Flagstaff is a city in and the county seat of Coconino County in northern Arizona, in the southwestern United States. In 2015, the city's estimated population was 70,320. Flagstaff's combined metropolitan area has an estimated population of 139,097; the city is named after a ponderosa pine flagpole made by a scouting party from Boston to celebrate the United States Centennial on July 4, 1876. Flagstaff lies near the southwestern edge of the Colorado Plateau, along the western side of the largest contiguous ponderosa pine forest in the continental United States. Flagstaff is next to Mount Elden, just south of the San Francisco Peaks, the highest mountain range in the state of Arizona. Humphreys Peak, the highest point in Arizona at 12,633 feet, is about 10 miles north of Flagstaff in Kachina Peaks Wilderness. Flagstaff's early economy was based on the lumber and ranching industries. Today, the city remains an important distribution hub for companies such as Nestlé Purina PetCare, is home to Lowell Observatory, The U.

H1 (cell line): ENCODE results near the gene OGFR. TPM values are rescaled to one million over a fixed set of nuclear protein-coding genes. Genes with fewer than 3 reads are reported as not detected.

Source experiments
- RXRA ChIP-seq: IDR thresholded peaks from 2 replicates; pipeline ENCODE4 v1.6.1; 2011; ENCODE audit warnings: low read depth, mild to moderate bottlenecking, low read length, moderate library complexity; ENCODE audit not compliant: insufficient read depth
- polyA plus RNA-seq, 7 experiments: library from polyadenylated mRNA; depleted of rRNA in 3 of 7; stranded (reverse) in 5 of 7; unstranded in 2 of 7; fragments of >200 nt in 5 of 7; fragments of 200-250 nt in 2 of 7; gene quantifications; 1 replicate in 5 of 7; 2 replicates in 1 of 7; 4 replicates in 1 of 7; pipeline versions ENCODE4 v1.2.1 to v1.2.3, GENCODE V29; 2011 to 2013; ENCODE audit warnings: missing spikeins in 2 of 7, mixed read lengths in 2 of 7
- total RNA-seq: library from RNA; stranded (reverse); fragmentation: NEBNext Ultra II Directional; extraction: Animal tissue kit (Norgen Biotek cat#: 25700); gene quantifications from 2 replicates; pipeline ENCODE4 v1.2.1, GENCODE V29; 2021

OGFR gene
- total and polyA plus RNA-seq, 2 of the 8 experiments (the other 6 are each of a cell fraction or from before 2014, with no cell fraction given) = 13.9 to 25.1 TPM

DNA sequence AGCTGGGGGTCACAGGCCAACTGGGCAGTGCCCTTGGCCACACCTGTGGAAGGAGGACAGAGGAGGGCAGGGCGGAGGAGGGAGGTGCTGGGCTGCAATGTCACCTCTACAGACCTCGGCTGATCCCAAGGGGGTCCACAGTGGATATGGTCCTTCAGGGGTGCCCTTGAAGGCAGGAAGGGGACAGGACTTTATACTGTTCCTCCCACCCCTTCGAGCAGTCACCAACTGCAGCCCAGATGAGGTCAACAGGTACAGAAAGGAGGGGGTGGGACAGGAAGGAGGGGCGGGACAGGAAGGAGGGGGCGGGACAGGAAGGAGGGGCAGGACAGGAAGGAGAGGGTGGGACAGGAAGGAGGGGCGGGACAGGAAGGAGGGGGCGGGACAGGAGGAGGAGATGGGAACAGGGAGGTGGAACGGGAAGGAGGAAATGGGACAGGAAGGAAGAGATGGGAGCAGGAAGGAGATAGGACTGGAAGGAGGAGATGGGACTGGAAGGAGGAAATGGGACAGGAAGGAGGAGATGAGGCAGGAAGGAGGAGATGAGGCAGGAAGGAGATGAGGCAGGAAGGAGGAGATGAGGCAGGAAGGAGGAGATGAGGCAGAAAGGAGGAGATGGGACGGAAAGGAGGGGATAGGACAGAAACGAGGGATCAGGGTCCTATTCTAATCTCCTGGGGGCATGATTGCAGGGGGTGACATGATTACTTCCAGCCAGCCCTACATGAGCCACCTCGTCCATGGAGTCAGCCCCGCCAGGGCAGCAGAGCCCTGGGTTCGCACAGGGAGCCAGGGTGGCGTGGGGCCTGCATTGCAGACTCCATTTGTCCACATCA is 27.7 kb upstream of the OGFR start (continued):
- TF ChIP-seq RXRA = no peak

S. Naval Observatory, the United States Geological Survey Flagstaff Station, Northern Arizona University. Flagstaff has a strong tourism sector, due to its proximity to Grand Canyon National Park, Oak Creek Canyon, the Arizona Snowbowl, Meteor Crater, historic Route 66; the city is a growing center for medical and biotechnology manufacturing, home to corporations such as SenesTech and W. L. Gore and Associates. There are several legends about the origin of the city's name. Surveyors and investors had traveled through the area in the mid- to late-19th century, the act of stripping a pine tree to fly an American flag has been attributed to several individuals over a twenty-year span, it is said that, because of the flag, raised, the area surrounding it became known as Flagstaff. The first permanent settlement was in 1876, when Thomas F. McMillan built a cabin at the base of Mars Hill on the west side of town. During the 1880s, Flagstaff began to grow, opening its first post office and attracting the railroad industry.